This study investigated the relationships between a mindfulness-based stress reduction meditation program for early stage breast and prostate cancer patients and quality of life, mood states, stress symptoms, lymphocyte counts, and cytokine production.
Forty-nine patients with breast cancer and 10 with prostate cancer participated in an 8-week MBSR program that incorporated relaxation, meditation, gentle yoga, and daily home practice. Demographic and health behavior variables, quality of life (EORTC QLQ C-30), mood (POMS), stress (SOSI), and counts of NK, NKT, B, T total, T helper, and T cytotoxic cells, as well as NK and T cell production of TNF, IFN-γ, IL-4, and IL-10 were assessed pre- and postintervention.
Fifty-nine and 42 patients were assessed pre- and postintervention, respectively. Significant improvements were seen in overall quality of life, symptoms of stress, and sleep quality. Although there were no significant changes in the overall number of lymphocytes or cell subsets, T cell production of IL-4 increased and IFN-γ decreased, whereas NK cell production of IL-10 decreased. These results are consistent with a shift in immune profile from one associated with depressive symptoms to a more normal profile.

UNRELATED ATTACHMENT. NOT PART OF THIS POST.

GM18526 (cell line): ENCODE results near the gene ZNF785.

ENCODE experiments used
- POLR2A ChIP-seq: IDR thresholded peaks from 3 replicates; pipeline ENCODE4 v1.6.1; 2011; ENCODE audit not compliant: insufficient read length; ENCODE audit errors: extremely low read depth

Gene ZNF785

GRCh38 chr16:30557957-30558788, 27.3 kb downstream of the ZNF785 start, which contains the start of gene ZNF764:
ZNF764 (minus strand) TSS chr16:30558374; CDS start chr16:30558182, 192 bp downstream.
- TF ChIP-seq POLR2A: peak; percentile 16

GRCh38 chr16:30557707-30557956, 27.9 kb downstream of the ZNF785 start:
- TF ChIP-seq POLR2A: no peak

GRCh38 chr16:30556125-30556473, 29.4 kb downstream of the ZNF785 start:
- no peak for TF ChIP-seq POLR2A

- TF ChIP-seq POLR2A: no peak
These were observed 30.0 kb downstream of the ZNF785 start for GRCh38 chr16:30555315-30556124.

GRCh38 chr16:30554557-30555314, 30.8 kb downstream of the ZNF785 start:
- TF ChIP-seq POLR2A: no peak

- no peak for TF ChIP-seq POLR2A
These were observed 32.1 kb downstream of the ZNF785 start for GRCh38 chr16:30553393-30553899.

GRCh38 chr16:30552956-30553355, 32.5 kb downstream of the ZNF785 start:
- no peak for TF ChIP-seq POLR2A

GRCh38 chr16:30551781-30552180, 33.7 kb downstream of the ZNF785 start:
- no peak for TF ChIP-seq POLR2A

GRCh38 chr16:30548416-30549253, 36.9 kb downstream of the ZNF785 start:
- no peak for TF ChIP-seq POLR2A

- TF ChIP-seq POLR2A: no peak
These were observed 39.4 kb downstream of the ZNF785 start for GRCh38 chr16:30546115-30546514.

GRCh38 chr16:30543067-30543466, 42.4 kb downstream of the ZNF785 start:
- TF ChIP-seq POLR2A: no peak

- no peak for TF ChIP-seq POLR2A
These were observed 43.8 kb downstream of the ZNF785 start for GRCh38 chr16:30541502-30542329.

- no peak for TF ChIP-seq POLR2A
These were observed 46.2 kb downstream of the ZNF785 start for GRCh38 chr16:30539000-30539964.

MBSR participation was associated with enhanced quality of life and decreased stress symptoms in breast and prostate cancer patients. This study is also the first to show changes in cancer-related cytokine production associated with program participation.
From the Department Psychosocial Resources, Tom Baker Cancer Centre (L.E.C., M.S., E.G.), Calgary, Alberta, Canada; and the Departments of Oncology (L.E.C., M.S.) and Physiology and Biophysics (K.D.P.), Faculty of Medicine, University of Calgary, Calgary, Alberta, Canada.
Address reprint requests to: Linda E. Carlson, PhD, Department of Psychosocial Resources, Tom Baker Cancer Centre, 1331 29th Street NW, Calgary, Alberta, Canada T2N 4N2. Email: email@example.com
Received for publication January 23, 2002; revision received August 5, 2002.
This study was supported by the Canadian Breast Cancer Research Initiative. Dr. Linda Carlson was a Terry Fox Postdoctoral Research Fellow of the National Cancer Institute of Canada during the time the study was conducted. She is currently a Canadian Institutes of Health Research New Investigator. Heartfelt thanks go to all the women and men who participated in the study and whose enthusiasm continues to inspire us. Special thanks go to our research nurse Ms. Lori Tillotson for her tireless efforts in assuring the smooth running of the study and to Ms. Evelyn Lailey for her impeccable work in the lab.